I watched Outlaw King for Chris Pine’s peen.
There, I said it.
I’m sorry, but if a big part of the buzz surrounding your movie is that its lead actor drops trou and goes full frontal, that’s going to be the main reason people will flock to see it, especially the ones who otherwise wouldn’t care about a band of scrappy outlaws fighting to regain control of their own country. Like me. To be fair, I’m not the biggest fan of war movies. There’s only so much men, muck and dying that an easily bored consumer like me, up to my ears in possible content to watch, can stomach.
So yes, I spent most of the two hours and one minute runtime waiting for my reward. I don’t know what it is about movie star peen, but an episode of Bojack Horseman does come to mind. In its latest season, Bojack plays a noirish PI a la True Detective McConaughey, who, through a series of machinations gone awry, somehow ends up doing a scene where he is required to be stark naked as he changes a light bulb. It’s supposed to represent an honest look at the character, flaws and all but instead is obviously gratuitous and meaningless. Which is where Chris Pine’s peen comes in. Thank you for your bravery, Chris Pine, but it is gratuitous and meaningless. Not that I don’t appreciate it, or the guts it took to let it all hang out.
And yet. And yet. When the benchmark for a medieval Scottish highland fling such as this is Braveheart, the seminal Mel Gibson-helmed movie that masterfully combines romance, catchphrases, fantasy, shady backroom deals and noble men with stout hearts riding forth for glory and honour, expectations are going to be high. It’s got to be more than a Chris Pine peen (Chris Peen?) movie. It’s got to encapsulate the wonder, the magic, the determination of early Scotsmen and one man’s drive to unite the warring clans of Scotland.
What we get are bad haircuts, duels staged for unknown reasons – just as gratuitous and meaningless as random peen – and (for me, anyway) a distracting cast. As a hardcore Thronie, the sight of Stannis Baratheon, Jeor Mormont and Brynden Blackfish Tully in medieval Scottish drag is jarring. I know, I know, actors are more than the parts they play, but HBO succeeded in pushing these actors to inhabit their parts so well, it’s difficult for me to separate them from the characters they have played in Game of Thrones. Pine, Taylor-Johnson and Pugh do give powerhouse performances and it’s hard to look away when they are on screen.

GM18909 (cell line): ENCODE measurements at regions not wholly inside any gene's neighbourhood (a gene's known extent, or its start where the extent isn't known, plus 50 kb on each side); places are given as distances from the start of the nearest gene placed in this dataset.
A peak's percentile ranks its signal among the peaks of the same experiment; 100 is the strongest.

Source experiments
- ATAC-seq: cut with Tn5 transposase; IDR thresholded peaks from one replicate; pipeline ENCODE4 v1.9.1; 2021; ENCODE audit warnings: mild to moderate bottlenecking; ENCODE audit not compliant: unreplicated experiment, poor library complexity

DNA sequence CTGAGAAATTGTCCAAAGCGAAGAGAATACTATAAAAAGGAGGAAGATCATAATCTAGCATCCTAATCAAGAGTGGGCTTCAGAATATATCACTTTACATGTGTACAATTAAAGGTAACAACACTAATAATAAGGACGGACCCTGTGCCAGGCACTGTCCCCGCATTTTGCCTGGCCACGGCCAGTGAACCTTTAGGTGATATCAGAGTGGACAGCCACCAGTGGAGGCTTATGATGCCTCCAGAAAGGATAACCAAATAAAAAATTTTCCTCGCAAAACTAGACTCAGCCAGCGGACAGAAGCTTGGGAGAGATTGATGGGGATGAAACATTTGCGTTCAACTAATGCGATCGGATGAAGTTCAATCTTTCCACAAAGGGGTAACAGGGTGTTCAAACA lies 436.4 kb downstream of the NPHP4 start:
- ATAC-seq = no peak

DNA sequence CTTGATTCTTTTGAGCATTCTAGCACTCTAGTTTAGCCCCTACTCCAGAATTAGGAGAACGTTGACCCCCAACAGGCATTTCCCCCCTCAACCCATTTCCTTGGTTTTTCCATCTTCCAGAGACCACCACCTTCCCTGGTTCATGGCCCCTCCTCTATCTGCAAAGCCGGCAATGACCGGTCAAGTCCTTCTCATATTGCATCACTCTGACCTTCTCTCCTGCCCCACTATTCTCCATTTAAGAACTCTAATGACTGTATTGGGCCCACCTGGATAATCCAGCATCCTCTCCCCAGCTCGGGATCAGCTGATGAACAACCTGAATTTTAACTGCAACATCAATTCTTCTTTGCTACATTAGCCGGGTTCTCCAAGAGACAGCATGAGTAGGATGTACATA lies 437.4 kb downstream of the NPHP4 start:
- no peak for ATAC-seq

While Netflix’s Outlaw King has manliness and nobles riding out for glory, it is sadly short on the romance and the backroom deals aren’t so much shady as they are desperate. It’s unfair to expect real life events to always be glamorous and fantastical, but too many things go unexplained. Why are there so many pointless duels? Why do all the old kings dying take place so suddenly and with barely any lead up? Why aren’t the Scots sufficiently shocked when their future king kills his rival in a church? Why does the hair on Aaron Taylor-Johnson’s beard not match his hair? Why are all the wigs so bad? What does it mean to raise the dragon and why does that sound like a euphemism for getting a boner?
Netflix gets a few things right – the quartered body of William Wallace nailed to a post in the town square, for one. It’s such an effective prop, it makes you believe the sight of it is enough to raise the ire of the Scots and incite riots. I had heard of the phrase “hanged, drawn and quartered,” but I’ve never really seen a fourth of someone’s body on display and I thought I had plumbed the depths of gore with The Walking Dead. There is also a scene that involves the swift punishment of Robert the Bruce’s younger brother c/o a sadistic Prince of Wales, which turns the stomach. Unlike Braveheart, which focused on Mel Gibson’s facial expressions and let the viewer’s imagination do the heavy lifting, this particular scene, scored by the wails of frightened women and children, is a searing punch to the gut. Lastly, the Battle of Bannockburn is claustrophobic, messy, chaotic and amazingly shot, giving the Battle of the Bastards a run for its cinematic money.
Still the story of Robert the Bruce and his fight to regain Scotland is too complicated by far for a two-hour movie. While the cast is able and the premise honourable, ultimately it falls far short of the standards set for movie epics. Too many questionable decisions and not enough concrete answers, and events that obviously took years and could’ve lent a lot more gravitas to the piece are skimmed over or compressed into minute sound bites. The performances are good, and the backdrop of Scotland is beautiful, but a movie is not based solely on crazed performances and an exotic locale, no matter how convincing the madness of the Black Douglas is. Neither can it be carried on the strength of one man’s peen, unless the peen belongs to Ron Jeremy, but that is another story.
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